The Game

Given that I was planning to catch the 3:52 bus, I was hoping for a reasonably long game. But as they say, "Be careful what you wish for". I was rewarded with perhaps the worst baseball game I have ever seen.

The first inning was the only one in which no runs were scored. Chunichi batted around in the 2nd to take a 4-0 lead and added another in the 3rd. But Hiroshima replied with 3 in the fourth and then sent 13 men to the plate in the 5th, scoring 7 of them for a 10-5 lead. The highlight was a 3-run homer from Shota Dobayashi (below), who pitched his high school to the national championship last summer but is playing third base in the pros.


Chunichi had blown a 5-run lead and now it was Hiroshima's turn. The Dragons added 3 in the bottom half of the fifth and two more in the 6th to tie it at 10. These first 6 innings took over 3 hours, helped along by a 10-minute break to clean the field after 5 frames.

At this point I knew that catching the bus was not possible so I talked to a fellow bus rider who was also visiting from Tokyo and we agreed to split a cab and stay for the whole game. Which was good because there were more runs to come.

The Carp got a singleton in the 7th when rookie Hayato Shoji tripled and then 3 unearned runs in the 8th, highlighted by a 2-run shot from Yoshihiro Maru. That's the homer below.


Trailing by 4 in the bottom of the ninth, the Dragons got 4 straight singles, including one by Masaaki Koike (below) to score a run and had the winning run at the plate but Hiroki Nakagawa grounded into a double play to finally, finally, end things.


The game took 4:19 in the searing heat. Except for Chunichi starter Junki Itoh (shown warming up below), the pitching was abysmal. Both teams used 7 hurlers, there were 15 walks and 3 hit batsmen, 103 batters went to the plate and there were 363 pitches thrown (likely inaccurate as I was often distracted and might have missed a few pitches). This translates to a ridiculously slow rate of 1.4 pitches per minute.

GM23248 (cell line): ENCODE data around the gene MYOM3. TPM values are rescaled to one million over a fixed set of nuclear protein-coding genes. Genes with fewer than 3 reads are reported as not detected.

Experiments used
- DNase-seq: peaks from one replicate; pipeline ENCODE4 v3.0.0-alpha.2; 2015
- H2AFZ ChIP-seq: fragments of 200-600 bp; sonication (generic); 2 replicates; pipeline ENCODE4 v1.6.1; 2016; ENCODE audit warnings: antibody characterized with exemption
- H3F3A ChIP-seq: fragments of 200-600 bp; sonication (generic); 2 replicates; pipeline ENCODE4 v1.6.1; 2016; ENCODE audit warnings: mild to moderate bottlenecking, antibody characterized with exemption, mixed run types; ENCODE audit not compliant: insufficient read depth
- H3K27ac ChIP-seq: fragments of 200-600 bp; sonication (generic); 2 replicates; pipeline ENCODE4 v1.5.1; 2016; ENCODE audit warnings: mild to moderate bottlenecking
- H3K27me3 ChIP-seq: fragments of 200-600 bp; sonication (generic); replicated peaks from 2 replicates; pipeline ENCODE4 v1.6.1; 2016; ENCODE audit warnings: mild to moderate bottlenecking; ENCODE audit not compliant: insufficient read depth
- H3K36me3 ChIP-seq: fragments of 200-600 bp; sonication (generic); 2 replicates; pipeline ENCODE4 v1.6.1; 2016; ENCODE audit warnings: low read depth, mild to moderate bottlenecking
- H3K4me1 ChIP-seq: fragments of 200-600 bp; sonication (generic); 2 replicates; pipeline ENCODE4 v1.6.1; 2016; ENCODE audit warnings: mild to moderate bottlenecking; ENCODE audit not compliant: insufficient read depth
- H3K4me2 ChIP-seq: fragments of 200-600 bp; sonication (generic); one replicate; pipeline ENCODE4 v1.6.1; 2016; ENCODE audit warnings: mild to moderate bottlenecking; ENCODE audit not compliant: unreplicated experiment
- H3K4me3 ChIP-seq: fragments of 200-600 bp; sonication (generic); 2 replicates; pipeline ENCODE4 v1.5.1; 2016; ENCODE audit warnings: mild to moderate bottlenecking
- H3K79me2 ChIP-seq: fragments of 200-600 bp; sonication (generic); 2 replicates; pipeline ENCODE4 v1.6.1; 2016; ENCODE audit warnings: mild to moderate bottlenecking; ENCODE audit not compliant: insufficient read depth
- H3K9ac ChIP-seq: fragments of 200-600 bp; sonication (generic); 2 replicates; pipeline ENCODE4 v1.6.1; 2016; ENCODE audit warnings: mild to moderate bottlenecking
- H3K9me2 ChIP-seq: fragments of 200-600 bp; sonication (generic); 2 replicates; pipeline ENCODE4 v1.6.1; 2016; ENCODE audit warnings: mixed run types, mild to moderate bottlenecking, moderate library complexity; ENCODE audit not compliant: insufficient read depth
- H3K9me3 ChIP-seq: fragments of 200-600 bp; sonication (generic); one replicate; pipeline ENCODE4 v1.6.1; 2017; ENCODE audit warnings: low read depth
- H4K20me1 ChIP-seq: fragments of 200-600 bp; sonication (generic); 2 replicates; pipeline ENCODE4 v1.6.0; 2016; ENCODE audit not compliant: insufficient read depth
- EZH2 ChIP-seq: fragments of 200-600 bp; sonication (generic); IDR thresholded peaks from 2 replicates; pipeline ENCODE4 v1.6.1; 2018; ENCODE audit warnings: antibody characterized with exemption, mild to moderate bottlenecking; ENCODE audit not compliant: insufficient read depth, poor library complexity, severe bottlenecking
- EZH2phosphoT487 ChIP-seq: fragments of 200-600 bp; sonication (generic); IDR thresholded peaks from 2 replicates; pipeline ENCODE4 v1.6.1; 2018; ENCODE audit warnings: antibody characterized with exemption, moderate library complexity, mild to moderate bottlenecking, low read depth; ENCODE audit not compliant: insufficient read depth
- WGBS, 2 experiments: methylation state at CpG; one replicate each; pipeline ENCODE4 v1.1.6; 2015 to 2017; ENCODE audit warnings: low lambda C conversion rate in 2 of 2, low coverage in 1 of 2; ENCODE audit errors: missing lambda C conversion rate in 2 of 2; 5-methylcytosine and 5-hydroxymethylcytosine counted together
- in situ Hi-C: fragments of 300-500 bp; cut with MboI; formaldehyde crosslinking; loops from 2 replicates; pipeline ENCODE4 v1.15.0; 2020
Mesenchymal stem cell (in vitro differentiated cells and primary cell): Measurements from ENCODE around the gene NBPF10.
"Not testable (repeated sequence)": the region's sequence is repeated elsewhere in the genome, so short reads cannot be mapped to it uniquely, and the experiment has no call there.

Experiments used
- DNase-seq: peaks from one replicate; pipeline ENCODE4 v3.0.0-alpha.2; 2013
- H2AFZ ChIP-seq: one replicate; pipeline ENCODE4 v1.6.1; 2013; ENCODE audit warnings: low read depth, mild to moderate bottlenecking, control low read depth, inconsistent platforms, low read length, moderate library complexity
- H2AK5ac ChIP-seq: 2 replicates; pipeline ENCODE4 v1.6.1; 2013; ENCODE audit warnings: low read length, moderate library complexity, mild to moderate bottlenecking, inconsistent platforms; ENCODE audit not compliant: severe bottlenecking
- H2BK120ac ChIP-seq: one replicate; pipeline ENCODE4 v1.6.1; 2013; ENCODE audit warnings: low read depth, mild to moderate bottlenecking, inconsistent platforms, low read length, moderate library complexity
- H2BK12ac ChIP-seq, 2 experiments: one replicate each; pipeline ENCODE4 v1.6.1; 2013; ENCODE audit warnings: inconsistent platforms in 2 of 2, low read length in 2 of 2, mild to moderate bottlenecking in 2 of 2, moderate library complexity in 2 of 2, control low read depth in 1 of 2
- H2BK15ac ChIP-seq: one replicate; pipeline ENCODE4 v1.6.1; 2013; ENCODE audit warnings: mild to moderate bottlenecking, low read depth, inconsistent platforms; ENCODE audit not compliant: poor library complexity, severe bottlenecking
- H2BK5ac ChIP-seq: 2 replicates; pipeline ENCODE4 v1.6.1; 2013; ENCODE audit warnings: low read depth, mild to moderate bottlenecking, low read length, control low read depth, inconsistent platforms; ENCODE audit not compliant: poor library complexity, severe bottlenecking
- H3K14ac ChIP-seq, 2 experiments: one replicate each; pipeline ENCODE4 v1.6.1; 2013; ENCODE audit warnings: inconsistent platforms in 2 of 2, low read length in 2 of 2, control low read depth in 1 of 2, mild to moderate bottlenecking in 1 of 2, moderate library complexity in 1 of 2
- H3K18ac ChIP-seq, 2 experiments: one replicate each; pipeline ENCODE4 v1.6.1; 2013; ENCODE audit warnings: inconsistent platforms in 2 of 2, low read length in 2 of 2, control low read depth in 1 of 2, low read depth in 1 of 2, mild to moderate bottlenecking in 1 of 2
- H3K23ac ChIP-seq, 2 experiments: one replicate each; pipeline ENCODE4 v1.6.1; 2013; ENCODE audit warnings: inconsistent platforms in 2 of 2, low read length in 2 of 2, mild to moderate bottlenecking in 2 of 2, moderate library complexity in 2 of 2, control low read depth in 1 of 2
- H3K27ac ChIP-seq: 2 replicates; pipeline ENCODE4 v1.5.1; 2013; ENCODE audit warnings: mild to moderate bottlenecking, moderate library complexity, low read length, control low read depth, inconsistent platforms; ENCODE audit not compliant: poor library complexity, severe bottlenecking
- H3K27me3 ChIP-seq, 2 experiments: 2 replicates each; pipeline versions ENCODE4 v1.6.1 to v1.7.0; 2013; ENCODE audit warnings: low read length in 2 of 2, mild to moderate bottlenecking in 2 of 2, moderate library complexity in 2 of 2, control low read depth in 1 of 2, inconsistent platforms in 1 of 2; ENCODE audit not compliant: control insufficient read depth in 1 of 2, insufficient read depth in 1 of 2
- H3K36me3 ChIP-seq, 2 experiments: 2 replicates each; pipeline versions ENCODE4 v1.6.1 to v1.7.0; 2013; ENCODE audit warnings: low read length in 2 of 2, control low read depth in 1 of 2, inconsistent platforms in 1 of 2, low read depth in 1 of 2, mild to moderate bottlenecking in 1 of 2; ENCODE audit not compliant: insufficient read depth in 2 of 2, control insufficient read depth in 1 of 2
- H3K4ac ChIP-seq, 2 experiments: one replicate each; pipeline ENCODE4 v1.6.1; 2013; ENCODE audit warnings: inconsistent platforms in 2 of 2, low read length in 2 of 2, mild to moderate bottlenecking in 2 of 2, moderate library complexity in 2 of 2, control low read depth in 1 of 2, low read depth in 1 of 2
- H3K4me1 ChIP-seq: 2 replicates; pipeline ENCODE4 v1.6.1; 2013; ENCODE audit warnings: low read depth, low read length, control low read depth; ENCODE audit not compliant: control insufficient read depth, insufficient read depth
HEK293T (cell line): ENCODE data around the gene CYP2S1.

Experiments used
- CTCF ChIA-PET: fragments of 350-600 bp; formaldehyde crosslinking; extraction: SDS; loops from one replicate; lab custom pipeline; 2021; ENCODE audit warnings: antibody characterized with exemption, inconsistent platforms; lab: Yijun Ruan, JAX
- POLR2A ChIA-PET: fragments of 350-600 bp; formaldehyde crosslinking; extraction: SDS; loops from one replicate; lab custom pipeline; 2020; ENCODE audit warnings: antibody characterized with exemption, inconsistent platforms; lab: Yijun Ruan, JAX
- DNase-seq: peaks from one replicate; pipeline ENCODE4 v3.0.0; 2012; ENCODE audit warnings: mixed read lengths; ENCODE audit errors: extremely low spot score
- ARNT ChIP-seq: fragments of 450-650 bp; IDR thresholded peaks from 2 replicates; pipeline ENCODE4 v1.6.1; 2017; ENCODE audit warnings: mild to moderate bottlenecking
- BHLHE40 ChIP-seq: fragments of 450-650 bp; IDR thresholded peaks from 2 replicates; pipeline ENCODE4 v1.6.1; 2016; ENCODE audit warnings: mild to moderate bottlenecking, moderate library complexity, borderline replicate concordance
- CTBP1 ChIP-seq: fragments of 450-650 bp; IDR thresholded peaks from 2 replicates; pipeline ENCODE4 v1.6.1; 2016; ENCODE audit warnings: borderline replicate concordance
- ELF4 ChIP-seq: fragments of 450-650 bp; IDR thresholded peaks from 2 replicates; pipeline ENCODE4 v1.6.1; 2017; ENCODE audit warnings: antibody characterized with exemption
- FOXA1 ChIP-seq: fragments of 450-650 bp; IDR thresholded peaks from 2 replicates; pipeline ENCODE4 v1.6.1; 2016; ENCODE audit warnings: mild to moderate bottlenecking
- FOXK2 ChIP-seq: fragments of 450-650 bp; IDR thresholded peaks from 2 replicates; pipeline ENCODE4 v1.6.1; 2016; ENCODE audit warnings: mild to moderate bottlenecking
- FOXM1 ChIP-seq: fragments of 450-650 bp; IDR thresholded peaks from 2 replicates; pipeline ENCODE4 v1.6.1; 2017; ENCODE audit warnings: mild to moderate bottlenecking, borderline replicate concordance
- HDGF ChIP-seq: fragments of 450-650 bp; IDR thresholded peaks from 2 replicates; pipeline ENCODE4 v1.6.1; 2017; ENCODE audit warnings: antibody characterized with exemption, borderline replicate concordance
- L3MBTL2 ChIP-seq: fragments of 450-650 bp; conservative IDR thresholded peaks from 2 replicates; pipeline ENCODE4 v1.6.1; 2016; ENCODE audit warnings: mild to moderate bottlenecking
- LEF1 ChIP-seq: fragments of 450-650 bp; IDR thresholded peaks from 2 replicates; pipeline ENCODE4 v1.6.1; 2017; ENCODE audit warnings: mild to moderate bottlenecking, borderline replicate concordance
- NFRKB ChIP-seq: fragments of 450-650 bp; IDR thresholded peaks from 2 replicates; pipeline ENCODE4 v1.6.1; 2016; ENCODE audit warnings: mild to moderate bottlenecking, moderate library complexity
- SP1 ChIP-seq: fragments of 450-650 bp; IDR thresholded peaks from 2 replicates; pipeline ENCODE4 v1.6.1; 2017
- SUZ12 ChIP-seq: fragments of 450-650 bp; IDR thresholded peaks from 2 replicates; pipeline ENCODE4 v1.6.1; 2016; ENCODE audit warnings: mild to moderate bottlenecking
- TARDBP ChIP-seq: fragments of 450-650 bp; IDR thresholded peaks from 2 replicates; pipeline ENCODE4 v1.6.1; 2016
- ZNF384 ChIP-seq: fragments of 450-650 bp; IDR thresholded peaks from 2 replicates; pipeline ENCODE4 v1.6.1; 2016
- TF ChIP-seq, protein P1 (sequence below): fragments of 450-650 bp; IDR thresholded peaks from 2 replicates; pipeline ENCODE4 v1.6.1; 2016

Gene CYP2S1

Hiroshima used 24 players in the game, moving players from position to position and making a mess of my scorecard. There was also the typical overuse of the sacrifice bunt; that's Tomohiro Abe doing the job with the score at 11-10. With such horrible pitching, why not keep hitting?


Overall, this was an exasperating and tiring afternoon. Fortunately in Japan you can drink beer in public so after getting a cab back to the station (we had to get a driver waiting for some players to request another cab for us) I bought a can and my newfound friend and I enjoyed the ride back to Hiroshima with a frosty brew.

Notes

The Carp are the most futile team in Japan, having missed the post-season for 19 consecutive seasons. I found the sign below which shows their 1992 slogan "Value of Victory" to be rather depressing as their last Central League championship was in 1991.


Jeff Fiorentino (below) started in right field for the Carp but only played 3 innings before being replaced. He then had to endure the rest of the game from the dugout, but at least it was shaded.


My fellow Tokyo traveler is also a sports road tripper, but one on a very tight budget. He used the Seishun 18 ticket which allows unlimited travel on local trains for 5 days. What this means is that it took him 16 hours or so to get to Yuu from Tokyo. He was in amazingly good spirits though, as you can see below.


Although the game sucked, the experience was certainly memorable and I'm glad I went. Having such a beautiful ballpark combined with such a terrible tilt will ensure that this trip remains with me for a long time to come.

Best,

Sean

No comments:

Post a Comment